A magazine fact checker writes asking if Churchill ever said, “Stalin never broke his word to me.” The short answer is yes. The long answer shows how careful we should be when quoting Churchill.
The source of this quote is the journalist C.L. Sulzberger (1912-1993), in his 1970 book, The Last of the Giants, page 304. In it Sulzberger reports his “five hours with old Winston Churchill” at Chartwell on 10 July 1956.
Churchill, wrote Sulzberger, thought Stalin “a great man, above all compared to Khruschev and Bulganin,” and quoted Churchill as follows:
Moving right along, the 1911 Census was recently released in England. No address was “ex-directory” in those days. Winston Churchill is listed at 33 Eccleston Square, London (seventeen rooms) with wife Clementine, daughter Diana and eight servants. The help comprised a cook, nurse, lady’s maid, housemaid, parlor maid, under-parlor maid, kitchen maid and hall boy). Can this be so? —A.J., NSW, Australia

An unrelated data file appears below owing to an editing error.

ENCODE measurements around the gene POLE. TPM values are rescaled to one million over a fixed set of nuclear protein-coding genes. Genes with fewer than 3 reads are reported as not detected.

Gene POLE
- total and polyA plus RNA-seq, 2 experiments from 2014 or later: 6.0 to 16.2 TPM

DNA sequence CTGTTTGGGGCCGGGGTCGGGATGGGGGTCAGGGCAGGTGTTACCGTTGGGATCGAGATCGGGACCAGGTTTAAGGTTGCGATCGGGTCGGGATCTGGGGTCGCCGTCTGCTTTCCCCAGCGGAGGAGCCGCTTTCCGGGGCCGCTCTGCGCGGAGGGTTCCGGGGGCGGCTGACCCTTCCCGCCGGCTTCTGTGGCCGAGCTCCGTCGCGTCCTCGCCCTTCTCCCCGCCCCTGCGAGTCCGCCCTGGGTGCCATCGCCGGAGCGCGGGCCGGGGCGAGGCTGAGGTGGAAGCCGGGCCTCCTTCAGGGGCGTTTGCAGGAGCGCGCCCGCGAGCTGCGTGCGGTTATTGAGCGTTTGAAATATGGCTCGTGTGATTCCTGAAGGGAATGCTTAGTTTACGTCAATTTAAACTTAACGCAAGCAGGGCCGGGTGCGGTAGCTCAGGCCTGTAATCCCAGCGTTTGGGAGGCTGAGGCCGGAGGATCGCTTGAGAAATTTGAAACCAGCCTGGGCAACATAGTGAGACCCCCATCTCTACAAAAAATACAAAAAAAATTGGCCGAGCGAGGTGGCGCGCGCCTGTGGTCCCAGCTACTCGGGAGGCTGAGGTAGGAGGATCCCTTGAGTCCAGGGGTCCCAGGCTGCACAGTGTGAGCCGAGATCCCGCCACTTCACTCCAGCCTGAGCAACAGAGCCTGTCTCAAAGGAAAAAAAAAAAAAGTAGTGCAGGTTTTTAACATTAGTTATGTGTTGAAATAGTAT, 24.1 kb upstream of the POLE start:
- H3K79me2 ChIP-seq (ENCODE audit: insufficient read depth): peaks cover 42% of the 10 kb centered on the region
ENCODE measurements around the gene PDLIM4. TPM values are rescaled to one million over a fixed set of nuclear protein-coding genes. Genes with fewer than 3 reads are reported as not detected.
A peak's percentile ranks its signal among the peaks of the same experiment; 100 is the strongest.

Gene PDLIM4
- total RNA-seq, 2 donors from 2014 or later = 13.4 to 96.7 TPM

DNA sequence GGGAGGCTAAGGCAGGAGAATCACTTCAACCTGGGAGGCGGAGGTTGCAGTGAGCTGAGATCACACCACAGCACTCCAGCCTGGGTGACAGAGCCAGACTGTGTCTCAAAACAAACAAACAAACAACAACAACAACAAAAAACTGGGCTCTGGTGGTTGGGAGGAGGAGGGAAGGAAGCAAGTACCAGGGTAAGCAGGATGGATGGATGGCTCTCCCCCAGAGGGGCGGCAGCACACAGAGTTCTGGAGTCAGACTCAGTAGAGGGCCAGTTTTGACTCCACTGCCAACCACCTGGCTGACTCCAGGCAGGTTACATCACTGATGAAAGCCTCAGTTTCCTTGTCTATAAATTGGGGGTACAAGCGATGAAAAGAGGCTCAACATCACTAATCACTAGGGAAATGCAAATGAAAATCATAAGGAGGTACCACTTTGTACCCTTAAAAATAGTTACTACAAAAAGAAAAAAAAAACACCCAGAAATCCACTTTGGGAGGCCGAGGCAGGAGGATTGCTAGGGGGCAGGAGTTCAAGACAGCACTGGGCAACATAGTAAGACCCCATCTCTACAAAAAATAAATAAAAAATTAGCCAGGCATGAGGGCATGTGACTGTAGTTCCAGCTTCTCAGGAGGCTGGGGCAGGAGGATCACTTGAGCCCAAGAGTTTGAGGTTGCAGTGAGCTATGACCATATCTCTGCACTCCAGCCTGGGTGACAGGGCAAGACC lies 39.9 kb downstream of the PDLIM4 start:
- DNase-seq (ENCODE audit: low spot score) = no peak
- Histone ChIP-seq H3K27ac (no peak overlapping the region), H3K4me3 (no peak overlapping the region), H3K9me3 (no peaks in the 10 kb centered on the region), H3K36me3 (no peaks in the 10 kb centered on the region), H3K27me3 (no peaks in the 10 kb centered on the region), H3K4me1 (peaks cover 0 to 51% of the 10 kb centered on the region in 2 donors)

Absolutely. By the 1920s and 1930s, when the Churchills were ensconced at Chartwell, the help had grown to fifteen or more, counting gardeners, handymen, secretaries and household staff.…
“Randolph Churchill: Present at the Creation,” is taken from a lecture aboard the Regent Seven Seas Explorer on the 2019 Hillsdale College Cruise around Britain, 8 June 2019.
Most everybody has an inkling of who Winston Churchill was. But how many know of his son Randolph? How many British schoolchildren do you think have heard of him? Do they know that Arthur Conan Doyle created Sherlock Holmes, who some think was a real person? They should, Sir Arthur was a great writer. Like Randolph Churchill, who founded the longest biography ever written. In the words of Dean Acheson, he was “present at the creation.”…